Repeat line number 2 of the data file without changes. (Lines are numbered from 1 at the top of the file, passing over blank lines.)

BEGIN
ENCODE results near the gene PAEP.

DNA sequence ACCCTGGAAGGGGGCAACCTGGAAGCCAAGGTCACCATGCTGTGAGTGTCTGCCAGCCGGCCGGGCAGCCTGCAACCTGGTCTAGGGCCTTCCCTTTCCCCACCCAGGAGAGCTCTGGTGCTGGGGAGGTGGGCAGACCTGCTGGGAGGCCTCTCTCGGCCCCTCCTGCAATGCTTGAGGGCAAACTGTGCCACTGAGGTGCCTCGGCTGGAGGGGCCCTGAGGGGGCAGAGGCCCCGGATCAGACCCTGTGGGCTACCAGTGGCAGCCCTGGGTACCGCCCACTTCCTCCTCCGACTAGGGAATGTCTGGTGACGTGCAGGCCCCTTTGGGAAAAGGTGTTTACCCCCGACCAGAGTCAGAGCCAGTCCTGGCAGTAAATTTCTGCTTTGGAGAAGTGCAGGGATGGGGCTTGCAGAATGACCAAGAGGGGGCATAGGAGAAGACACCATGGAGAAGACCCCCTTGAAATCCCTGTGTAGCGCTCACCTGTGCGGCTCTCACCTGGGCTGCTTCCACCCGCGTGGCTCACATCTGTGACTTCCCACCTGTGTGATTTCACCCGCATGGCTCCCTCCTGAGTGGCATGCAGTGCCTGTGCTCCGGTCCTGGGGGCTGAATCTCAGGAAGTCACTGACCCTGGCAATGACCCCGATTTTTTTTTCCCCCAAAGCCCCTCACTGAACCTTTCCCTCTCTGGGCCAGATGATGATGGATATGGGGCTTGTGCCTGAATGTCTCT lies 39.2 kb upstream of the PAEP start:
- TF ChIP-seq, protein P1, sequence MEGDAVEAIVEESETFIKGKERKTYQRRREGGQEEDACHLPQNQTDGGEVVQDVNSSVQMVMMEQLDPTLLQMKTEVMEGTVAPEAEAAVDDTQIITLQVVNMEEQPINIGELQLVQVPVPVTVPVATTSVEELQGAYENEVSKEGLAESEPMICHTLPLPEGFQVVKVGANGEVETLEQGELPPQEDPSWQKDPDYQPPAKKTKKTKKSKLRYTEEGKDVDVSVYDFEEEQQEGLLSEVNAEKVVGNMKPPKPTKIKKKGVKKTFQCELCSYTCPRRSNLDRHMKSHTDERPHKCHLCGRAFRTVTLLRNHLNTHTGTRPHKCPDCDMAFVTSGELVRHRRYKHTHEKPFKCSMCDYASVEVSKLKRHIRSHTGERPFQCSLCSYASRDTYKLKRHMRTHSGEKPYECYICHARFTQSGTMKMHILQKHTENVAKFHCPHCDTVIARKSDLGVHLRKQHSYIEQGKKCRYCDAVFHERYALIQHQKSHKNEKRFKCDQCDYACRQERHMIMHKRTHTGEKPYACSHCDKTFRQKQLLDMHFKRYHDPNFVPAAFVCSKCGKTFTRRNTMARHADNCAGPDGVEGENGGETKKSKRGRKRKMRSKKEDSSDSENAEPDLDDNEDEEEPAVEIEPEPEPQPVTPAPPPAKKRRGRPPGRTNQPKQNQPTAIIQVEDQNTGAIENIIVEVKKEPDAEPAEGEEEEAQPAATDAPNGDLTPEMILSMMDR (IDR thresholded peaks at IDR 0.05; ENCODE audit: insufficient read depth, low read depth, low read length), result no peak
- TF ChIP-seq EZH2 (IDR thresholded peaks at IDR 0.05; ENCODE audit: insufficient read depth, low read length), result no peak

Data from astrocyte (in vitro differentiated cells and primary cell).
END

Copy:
DNA sequence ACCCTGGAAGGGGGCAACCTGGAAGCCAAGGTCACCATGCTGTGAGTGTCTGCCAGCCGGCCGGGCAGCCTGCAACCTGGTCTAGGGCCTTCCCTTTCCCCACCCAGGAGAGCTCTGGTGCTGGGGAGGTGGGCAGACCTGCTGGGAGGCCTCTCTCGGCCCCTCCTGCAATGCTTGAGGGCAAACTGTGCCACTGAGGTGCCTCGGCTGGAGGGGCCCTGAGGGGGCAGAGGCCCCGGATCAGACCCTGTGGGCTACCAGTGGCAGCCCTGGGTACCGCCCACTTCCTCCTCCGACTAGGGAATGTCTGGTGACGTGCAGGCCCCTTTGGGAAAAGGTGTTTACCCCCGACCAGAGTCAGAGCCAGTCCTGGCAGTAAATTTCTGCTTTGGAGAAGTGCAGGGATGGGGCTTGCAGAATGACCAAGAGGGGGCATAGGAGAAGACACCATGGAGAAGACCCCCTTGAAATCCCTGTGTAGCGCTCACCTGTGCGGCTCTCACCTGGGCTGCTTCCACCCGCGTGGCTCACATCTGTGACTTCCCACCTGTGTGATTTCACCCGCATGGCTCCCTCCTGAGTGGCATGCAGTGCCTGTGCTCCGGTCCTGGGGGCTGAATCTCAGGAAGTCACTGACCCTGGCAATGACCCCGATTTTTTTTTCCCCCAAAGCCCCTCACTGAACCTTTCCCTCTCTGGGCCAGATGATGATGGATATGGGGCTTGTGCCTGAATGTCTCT lies 39.2 kb upstream of the PAEP start: